For example, the Vision Ears EVE20 uses a fairly standard 4-wire OFC lightweight stock cable which tends to give it a relatively sweet but inoffensive sound signature. Switching to the Silver Plus you get an instant vividness to the sound signature, better separation, and also a bit more weight to instrumental and vocal notes.
Timbre is still relatively natural and to the sweet side but with a bit more resolution on the top-end which I personally like. On the low-end, the better dynamic range of the Silver Plus gives it a better sense of impact and urgency. Overall, it is a huge upgrade on the stock cable.
I also preferred the Silver Plus for vocal clarity over some competing 26AWG cables. Again, it’s a mix of the solidity of the vocal notes combined with the superior dynamic range. Not only was the vocal presence on some of our monitors improved but the space and separation around them were also perceptibly enhanced.
An example of this was the Medusa II from Satin Audio which is a linear neutral cable with a clean sound signature. With monitors such as the Noble Audio Sultan, I found the clarity to be excellent but the note underlying weight or PRaT to be on the lighter side.
Switching to the Silver Plus the low-end impact was instantly improved resulting in a stronger level of PRaT but also a more resolving vocal performance. Compared to the stock Noble Audio 8-wire OCC copper cable, there was also slightly better separation and imaging as well as a bit more top-end presence and air though slightly less warmth on the low-end.
The final synergy note was the low-end and general clarity. Monitors that benefited from that included the MMR’s Gae Bolg which I find a little bloomy with its stock cable. Switching to the Silver Plus it just evened out the low-end, sounding punchier but also better defined, less bloom, and improved layering.
The Silver Plus does not add weight to the bass performance of monitors, what it does instead is clean it up, define it better, and add a bit more perceived energy.
For consistency purposes, we used the 64 Audio tia Trio combined with the Lotoo PAW Gold Touch DAP as our test rig for all comparisons.
Satin Audio Medusa II
We have already done a full review and award the original Medusa our Bang For Buck Cable Award back in 2019. At the time, the price of the Medusa was $209, however recently they launched a new version called the Medusa II and it is now priced at $259. We do have it here but have yet to release a full review. That will come in due course.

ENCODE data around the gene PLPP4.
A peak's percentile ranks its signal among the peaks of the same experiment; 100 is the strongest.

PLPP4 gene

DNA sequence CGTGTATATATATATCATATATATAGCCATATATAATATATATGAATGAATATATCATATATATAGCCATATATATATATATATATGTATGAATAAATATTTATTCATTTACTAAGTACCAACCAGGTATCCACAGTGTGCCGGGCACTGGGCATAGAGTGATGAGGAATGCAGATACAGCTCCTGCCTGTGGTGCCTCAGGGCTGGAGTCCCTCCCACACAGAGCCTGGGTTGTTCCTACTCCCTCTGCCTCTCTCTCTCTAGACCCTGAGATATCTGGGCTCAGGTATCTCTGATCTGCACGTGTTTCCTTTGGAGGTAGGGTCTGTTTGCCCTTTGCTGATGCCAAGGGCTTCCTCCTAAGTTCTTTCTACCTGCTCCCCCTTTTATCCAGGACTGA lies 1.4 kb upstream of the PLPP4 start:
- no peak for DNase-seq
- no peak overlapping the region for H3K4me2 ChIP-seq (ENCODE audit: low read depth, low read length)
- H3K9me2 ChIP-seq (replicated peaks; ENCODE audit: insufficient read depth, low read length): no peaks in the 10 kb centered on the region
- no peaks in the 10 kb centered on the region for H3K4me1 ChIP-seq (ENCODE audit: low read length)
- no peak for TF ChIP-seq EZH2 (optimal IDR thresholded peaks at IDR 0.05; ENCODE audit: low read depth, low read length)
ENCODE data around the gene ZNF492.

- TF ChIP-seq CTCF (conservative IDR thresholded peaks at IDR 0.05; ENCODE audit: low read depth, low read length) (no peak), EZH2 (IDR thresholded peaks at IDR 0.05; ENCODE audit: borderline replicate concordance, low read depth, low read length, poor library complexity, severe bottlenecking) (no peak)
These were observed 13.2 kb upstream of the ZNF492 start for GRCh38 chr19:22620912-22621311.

The Medusa II uses SP-OCC Pure Silver Type 4 Litz geometry which some might consider a higher grade of material than SPC, (tonal preferences aside) as well as potentially a more complex Litz configuration.
We do know that the Medusa II geometry does include Kevlar damping combined with its Pure Silver stranding whereas the Litz strands inside the Silver Plus are lacquer coated.
However, the Medusa II wire is a smaller 26AWG gauge rating compared to the 22AWG SPC inside the Silver Plus and its purity level is just a shade behind at 6-7N. I say just a shade behind because sometimes batches are not quite a 7N grade but higher than 6N’s baseline.
The original Medusa was an extremely shiny silvery design, however, Medusa II has toned it down a bit in terms of aesthetics. Compared to the Silver Plus, this is more of an off-white wire finish perhaps colored by Satin Audio’s SA Insulation II jacket materials.
Of course, the 26AWG wire inside means it’s a much thinner diameter and a tighter braiding compared to the bigger OD of the Silver Plus. Simple physics at play here. The thinner wire means Satin Audio can braid at much shorter intervals and in a more intricate pattern compared to the long simpler braid of the Silver Plus.
A smaller wire also means it is a lighter cable but this is helped by the Medusa II using a much smaller and lighter splitter compared to the Silver Plus version. I do believe both are using Eidolic jack barrels for balanced terminations but branded with their own badges so the looks are quite similar.
I also give an edge to the Medusa II for microphonics and handling. The lack of memory coating gives it a lighter feel around the ear and it is a little quieter above the splitter. Both have low memory retention and very quiet below the splitter.
You can pick up the dynamic range difference right away with the smaller 26AWG Medusa II sounding comparatively more compressed though by no means dull sounding. Rather, the Silver Plus has the better impact on the low-end, the more physicality to its notes, and the stronger vocal presence and clarity with the 64 Audio tia Trio.